Theadora Van Runkle dies at 83; noted Hollywood costume designer
Hollywood costume designer Theadora Van Runkle, whose influence spanned four decades and a range of movie genres including period pieces like “Bonnie and Clyde” — which earned her the first of three Academy Award nominations — and over-the-top comedies like 1989’s “Troop Beverly Hills,” has died. She was 83.
Van Runkle died Friday at Cedars-Sinai Medical Center in Los Angeles of lung cancer, the Costume Designers Guild announced.
Born March 27, 1928, in Pittsburgh, Van Runkle made connections in the entertainment industry not long after that. “She came out here as a baby,” her son Max said, “when her mother came out here to try and make it in Hollywood.”
Van Runkle attended the Chouinard Institute in Los Angeles, and for seven years in the late 1950s and early ‘60s worked at the May Co., illustrating fashion ads. In a 1999 interview with The Times, Van Runkle said she was “at the end of [her] rope as a commercial artist” when she met Oscar-winning costume designer Dorothy Jeakins at a party.
“Dorothy told me she needed a sketch artist,” Van Runkle said. “And the next day I went to work for her.” That was on the movie “Hawaii.”
Later, Jeakins recommended Van Runkle for a job she had turned down and that she described as “a little western over at Warner Bros.” That little western turned out to be 1967’s “Bonnie and Clyde,” a film debut that earned Van Runkle an Academy Award nomination (she lost to “Camelot” costume designer John Truscott) and a Golden Tiberius award from the Italian fashion industry and catapulted her to fame.
“I’d never designed anything before,” Van Runkle told The Times in 1999. “But I knew fashion. I knew style. I knew construction. I sewed by hand and by machine. I learned construction from Vogue patterns.”
For Faye Dunaway’s Bonnie Parker, Van Runkle went with a now-iconic look epitomized by the long cardigan sweater or silk blouse paired with a narrow skirt and topped with a beret — the midi-skirt look — that went on to become a huge trend. Likewise with Warren Beatty’s Clyde Barrow and his double-breasted, wide-lapel suits.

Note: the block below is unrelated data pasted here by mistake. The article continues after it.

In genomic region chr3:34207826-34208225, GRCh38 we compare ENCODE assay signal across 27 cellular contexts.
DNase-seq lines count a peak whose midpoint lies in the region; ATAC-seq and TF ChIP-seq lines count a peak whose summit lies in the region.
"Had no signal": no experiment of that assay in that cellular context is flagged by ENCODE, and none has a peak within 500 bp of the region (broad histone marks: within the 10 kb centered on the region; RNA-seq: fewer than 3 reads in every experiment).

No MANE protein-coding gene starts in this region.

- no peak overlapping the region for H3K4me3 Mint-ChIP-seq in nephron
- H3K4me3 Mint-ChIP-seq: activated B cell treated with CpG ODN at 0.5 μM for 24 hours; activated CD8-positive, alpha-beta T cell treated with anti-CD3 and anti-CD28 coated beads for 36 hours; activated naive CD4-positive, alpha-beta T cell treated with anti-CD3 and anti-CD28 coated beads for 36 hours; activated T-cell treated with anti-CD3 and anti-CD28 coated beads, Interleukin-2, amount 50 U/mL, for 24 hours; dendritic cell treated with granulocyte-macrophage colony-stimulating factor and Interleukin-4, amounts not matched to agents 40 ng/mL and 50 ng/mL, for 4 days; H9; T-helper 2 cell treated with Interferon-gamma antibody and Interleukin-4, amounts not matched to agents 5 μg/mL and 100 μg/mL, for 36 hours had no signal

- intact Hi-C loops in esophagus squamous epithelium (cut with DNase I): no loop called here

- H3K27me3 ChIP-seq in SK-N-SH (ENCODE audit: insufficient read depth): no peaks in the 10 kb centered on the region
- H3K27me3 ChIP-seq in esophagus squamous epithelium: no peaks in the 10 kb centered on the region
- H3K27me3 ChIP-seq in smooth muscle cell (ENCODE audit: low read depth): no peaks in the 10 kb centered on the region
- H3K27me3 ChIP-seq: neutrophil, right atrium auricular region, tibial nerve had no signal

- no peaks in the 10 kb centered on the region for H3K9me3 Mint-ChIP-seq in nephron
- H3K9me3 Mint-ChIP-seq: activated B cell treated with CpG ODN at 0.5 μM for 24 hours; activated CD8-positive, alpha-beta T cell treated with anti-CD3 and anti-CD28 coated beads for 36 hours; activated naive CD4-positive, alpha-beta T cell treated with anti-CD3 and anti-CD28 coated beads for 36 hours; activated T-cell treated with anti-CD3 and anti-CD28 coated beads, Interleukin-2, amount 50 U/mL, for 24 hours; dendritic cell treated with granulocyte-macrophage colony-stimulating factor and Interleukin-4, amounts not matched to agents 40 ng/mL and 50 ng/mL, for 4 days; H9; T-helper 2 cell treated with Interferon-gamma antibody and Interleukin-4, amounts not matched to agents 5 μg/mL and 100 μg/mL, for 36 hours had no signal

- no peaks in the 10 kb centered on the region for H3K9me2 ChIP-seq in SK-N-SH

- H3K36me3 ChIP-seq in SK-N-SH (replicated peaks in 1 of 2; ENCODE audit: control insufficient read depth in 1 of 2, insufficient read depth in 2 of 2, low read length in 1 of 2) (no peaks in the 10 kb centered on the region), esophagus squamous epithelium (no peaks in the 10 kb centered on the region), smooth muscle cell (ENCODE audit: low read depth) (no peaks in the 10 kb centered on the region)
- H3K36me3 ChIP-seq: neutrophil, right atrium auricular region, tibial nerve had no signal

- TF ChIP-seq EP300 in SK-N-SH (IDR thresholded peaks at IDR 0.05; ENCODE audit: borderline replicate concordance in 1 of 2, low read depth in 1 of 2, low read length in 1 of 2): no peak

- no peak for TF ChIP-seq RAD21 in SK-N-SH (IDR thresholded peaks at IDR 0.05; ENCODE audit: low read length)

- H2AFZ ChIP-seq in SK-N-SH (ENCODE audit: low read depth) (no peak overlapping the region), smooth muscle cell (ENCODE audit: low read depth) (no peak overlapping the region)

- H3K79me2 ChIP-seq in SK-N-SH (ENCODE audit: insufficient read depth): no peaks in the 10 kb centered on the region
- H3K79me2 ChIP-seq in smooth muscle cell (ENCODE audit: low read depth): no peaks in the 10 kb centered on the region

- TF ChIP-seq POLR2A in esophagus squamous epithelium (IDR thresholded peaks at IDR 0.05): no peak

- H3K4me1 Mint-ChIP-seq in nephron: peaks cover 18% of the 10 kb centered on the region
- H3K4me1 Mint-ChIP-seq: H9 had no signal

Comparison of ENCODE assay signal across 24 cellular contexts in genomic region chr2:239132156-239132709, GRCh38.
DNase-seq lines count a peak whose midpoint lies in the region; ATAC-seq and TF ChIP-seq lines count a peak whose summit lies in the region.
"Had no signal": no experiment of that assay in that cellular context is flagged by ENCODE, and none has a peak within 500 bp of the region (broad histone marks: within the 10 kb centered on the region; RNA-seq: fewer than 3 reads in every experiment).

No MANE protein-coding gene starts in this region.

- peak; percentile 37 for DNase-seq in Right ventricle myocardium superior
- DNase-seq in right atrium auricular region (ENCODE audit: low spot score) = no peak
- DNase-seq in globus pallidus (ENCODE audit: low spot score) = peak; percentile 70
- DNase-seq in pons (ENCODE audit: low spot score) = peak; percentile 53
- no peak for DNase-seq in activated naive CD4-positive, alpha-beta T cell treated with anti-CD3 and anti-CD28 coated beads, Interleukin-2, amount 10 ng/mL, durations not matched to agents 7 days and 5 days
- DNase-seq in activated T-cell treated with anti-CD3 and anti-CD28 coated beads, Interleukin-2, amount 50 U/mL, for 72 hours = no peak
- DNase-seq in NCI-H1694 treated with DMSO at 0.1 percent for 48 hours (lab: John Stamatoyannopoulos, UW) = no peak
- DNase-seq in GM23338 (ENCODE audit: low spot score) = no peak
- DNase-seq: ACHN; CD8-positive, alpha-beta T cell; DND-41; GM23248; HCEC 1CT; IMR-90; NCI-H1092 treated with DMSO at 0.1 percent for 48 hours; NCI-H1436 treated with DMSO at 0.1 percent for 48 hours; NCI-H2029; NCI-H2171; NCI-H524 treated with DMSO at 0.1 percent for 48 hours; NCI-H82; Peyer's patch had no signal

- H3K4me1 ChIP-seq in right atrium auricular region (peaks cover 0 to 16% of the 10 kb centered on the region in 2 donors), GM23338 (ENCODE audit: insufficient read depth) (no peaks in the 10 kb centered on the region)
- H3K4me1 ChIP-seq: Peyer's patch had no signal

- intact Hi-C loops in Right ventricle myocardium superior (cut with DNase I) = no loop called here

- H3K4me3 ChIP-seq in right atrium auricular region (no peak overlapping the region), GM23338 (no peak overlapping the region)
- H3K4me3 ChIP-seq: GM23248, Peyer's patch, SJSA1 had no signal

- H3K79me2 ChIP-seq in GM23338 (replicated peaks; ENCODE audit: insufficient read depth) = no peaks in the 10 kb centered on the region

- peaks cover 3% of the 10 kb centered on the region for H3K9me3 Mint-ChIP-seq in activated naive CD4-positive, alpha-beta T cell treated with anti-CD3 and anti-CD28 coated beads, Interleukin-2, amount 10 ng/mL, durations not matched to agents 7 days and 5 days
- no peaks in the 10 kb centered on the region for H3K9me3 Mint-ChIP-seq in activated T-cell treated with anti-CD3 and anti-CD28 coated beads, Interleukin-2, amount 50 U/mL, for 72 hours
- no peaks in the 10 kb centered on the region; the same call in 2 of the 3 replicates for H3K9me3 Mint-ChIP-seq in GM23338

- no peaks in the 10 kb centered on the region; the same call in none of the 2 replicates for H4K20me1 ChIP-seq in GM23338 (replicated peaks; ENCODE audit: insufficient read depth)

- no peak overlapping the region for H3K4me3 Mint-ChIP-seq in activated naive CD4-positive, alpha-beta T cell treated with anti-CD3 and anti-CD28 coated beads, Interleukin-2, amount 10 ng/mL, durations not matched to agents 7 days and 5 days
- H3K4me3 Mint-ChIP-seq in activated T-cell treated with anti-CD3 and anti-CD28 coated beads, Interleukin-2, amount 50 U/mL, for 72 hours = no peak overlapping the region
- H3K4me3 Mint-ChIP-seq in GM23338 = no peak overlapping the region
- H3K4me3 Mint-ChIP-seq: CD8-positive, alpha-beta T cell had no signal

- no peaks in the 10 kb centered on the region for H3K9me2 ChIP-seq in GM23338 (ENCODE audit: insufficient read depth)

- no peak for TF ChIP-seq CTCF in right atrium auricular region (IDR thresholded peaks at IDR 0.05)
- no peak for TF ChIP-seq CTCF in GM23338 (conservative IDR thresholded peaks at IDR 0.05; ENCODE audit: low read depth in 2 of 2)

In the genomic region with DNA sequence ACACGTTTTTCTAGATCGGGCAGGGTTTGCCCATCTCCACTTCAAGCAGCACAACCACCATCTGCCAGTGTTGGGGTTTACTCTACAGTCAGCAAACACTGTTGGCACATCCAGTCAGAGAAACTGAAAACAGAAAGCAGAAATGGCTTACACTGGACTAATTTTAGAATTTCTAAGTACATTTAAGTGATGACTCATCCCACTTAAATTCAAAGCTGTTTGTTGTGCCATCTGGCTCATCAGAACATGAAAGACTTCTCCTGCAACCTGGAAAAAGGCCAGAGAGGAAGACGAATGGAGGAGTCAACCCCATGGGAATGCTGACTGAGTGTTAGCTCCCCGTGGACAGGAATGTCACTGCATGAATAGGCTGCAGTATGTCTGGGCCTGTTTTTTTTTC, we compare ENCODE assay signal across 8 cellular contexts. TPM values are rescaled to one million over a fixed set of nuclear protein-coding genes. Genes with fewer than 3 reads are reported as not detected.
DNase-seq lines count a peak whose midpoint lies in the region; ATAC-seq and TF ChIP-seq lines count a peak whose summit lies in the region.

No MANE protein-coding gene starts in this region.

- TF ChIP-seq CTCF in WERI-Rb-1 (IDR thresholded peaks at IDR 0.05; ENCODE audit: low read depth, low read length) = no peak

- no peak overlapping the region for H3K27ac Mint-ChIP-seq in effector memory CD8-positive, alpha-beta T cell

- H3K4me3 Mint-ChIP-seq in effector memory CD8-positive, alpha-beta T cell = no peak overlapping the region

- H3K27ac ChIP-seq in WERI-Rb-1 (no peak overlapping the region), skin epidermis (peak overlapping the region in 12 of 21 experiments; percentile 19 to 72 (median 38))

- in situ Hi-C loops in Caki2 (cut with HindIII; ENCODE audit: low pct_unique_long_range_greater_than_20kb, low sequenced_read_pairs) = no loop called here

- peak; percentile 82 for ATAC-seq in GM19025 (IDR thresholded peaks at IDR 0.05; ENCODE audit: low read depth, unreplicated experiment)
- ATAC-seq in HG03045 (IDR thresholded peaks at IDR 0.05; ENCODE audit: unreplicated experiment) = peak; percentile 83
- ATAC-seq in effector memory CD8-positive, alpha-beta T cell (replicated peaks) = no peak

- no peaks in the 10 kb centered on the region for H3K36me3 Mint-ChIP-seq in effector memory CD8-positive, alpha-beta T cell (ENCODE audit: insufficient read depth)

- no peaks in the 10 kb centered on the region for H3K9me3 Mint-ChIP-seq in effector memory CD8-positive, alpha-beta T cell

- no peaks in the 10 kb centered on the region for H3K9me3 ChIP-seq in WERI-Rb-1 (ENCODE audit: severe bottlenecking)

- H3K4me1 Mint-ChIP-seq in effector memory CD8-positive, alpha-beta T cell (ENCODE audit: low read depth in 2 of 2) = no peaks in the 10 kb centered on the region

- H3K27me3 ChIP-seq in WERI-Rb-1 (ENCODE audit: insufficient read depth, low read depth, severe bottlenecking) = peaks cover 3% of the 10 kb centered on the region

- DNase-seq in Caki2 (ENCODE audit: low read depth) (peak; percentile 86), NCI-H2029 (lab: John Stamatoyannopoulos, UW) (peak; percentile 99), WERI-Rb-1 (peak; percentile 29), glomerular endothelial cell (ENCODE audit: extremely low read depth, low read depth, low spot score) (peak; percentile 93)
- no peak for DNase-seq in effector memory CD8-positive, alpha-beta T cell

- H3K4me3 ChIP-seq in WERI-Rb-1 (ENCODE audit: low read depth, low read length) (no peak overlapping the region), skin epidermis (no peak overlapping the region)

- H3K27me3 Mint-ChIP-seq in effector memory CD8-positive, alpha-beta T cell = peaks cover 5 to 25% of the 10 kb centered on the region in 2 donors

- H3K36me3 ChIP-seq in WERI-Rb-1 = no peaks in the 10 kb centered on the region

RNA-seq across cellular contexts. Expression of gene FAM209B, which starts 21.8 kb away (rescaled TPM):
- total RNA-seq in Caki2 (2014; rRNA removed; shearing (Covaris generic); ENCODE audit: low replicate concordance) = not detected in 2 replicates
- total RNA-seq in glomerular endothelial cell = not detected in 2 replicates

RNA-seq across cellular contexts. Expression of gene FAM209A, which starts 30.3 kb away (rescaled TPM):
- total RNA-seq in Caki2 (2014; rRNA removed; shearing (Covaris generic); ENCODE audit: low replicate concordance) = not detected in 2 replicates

The next year, Van Runkle again dressed Dunaway for “The Thomas Crown Affair,” putting her in some 31 costumes over the course of the heist flick, including mini-skirts, big-belted suits, double-breasted coats, punch-bowl-sized hats and a revealing backless, bra-less chiffon creation. For the same film she worked with Ron Postal to dress co-star Steve McQueen in dashing three-piece suits, accessorized with Persol tortoise sunglasses and Patek Philippe watches.
Van Runkle also dressed Dunaway off-screen, perhaps most memorably for the 1968 Academy Awards ceremony — when Dunaway was nominated for best actress for her portrayal of Bonnie Parker.
Two other films from Van Runkle’s long costume design career earned her Oscar nominations: 1974’s “The Godfather: Part II” and 1986’s “Peggy Sue Got Married.” Another 1974 film she worked on — the hat-heavy “Mame” — earned her the American Millinery Institute’s Golden Crown Award.
Over the course of her career, she created costumes for actors and movies as diverse as Dolly Parton in “The Best Little Whorehouse in Texas,” Steve Martin in “The Jerk,” and Shelley Long in “Troop Beverly Hills,” a film filled with all manner of memorable, over-the-top costumes.
Other movies to her credit include the hippie romp “I Love You, Alice B. Toklas!,” “Bullitt,” “Myra Breckenridge” and “Heaven Can Wait.”
Van Runkle earned a 1983 Emmy for outstanding costume design for a series for a very different sort of period piece — the medieval-themed television show “Wizards and Warriors” — and in 2002 she received the Costume Designer Guild’s Lifetime Achievement Award.
She is survived by son Max, daughter Felicity and grandson Teo.
Services are pending.
Must-read stories from the L.A. Times
Get all the day's most vital news with our Today's Headlines newsletter, sent every weekday morning.
You may occasionally receive promotional content from the Los Angeles Times.